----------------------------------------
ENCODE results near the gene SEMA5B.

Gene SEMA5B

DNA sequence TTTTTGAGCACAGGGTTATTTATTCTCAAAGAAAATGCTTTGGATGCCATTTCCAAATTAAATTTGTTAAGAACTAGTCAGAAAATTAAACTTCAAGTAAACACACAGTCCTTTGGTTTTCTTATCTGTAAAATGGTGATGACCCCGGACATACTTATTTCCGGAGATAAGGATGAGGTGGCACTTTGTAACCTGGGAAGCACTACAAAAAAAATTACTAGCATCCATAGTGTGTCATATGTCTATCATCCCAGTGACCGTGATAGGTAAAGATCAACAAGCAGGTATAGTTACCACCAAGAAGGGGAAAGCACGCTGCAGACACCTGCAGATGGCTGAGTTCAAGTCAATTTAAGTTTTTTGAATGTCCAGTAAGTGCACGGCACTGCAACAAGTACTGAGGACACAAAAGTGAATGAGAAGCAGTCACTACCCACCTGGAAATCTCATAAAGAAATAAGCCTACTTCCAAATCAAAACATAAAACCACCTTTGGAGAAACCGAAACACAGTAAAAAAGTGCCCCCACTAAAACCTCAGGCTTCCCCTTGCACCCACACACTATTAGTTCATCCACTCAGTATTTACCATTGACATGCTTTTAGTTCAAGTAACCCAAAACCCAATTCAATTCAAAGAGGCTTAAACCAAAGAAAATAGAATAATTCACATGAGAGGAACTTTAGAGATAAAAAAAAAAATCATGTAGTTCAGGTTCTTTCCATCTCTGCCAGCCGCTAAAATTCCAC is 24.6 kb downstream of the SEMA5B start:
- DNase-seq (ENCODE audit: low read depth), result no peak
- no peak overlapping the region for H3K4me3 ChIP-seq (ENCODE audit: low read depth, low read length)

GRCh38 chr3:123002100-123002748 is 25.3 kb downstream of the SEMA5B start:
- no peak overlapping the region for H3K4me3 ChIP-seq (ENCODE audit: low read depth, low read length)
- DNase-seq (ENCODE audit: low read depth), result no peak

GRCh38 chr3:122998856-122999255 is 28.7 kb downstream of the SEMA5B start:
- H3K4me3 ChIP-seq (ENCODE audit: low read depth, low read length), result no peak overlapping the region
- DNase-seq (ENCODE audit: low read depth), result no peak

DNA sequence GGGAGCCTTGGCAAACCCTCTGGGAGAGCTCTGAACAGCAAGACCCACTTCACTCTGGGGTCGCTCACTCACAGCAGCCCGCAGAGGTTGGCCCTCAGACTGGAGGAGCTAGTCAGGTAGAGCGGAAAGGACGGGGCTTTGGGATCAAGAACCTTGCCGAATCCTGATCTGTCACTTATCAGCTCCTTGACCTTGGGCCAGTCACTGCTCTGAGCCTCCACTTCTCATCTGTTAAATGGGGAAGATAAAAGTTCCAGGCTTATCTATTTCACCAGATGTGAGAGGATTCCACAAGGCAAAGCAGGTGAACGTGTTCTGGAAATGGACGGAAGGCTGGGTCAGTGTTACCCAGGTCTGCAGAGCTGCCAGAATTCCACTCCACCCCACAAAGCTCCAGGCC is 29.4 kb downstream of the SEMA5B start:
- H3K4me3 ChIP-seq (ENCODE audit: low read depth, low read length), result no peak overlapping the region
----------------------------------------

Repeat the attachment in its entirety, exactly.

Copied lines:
ENCODE results near the gene SEMA5B.

Gene SEMA5B

DNA sequence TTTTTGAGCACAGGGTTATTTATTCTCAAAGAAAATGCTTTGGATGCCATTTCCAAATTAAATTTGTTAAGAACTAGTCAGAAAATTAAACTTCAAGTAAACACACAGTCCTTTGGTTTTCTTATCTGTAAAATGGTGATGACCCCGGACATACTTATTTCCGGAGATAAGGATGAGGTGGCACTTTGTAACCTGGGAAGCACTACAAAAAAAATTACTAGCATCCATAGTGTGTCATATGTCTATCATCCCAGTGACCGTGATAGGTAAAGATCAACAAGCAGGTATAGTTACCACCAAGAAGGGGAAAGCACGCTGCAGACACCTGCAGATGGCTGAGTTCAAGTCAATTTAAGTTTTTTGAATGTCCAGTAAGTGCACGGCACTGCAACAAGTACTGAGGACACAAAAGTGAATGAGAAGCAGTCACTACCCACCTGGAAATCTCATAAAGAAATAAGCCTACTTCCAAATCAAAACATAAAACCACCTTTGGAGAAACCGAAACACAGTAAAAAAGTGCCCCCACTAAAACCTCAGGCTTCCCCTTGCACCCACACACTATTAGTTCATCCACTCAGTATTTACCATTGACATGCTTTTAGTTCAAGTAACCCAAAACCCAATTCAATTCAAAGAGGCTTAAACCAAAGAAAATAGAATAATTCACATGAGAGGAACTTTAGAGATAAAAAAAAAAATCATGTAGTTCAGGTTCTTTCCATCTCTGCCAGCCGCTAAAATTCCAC is 24.6 kb downstream of the SEMA5B start:
- DNase-seq (ENCODE audit: low read depth), result no peak
- no peak overlapping the region for H3K4me3 ChIP-seq (ENCODE audit: low read depth, low read length)

GRCh38 chr3:123002100-123002748 is 25.3 kb downstream of the SEMA5B start:
- no peak overlapping the region for H3K4me3 ChIP-seq (ENCODE audit: low read depth, low read length)
- DNase-seq (ENCODE audit: low read depth), result no peak

GRCh38 chr3:122998856-122999255 is 28.7 kb downstream of the SEMA5B start:
- H3K4me3 ChIP-seq (ENCODE audit: low read depth, low read length), result no peak overlapping the region
- DNase-seq (ENCODE audit: low read depth), result no peak

DNA sequence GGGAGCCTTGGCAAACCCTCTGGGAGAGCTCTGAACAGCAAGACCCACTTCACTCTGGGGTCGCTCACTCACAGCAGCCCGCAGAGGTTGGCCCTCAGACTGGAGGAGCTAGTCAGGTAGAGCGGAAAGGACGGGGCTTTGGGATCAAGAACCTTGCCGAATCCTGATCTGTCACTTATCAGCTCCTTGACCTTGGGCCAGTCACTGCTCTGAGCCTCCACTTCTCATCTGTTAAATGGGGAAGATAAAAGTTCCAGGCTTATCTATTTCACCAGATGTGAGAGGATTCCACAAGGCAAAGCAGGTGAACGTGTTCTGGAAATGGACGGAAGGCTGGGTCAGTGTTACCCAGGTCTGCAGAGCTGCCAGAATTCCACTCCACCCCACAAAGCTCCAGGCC is 29.4 kb downstream of the SEMA5B start:
- H3K4me3 ChIP-seq (ENCODE audit: low read depth, low read length), result no peak overlapping the region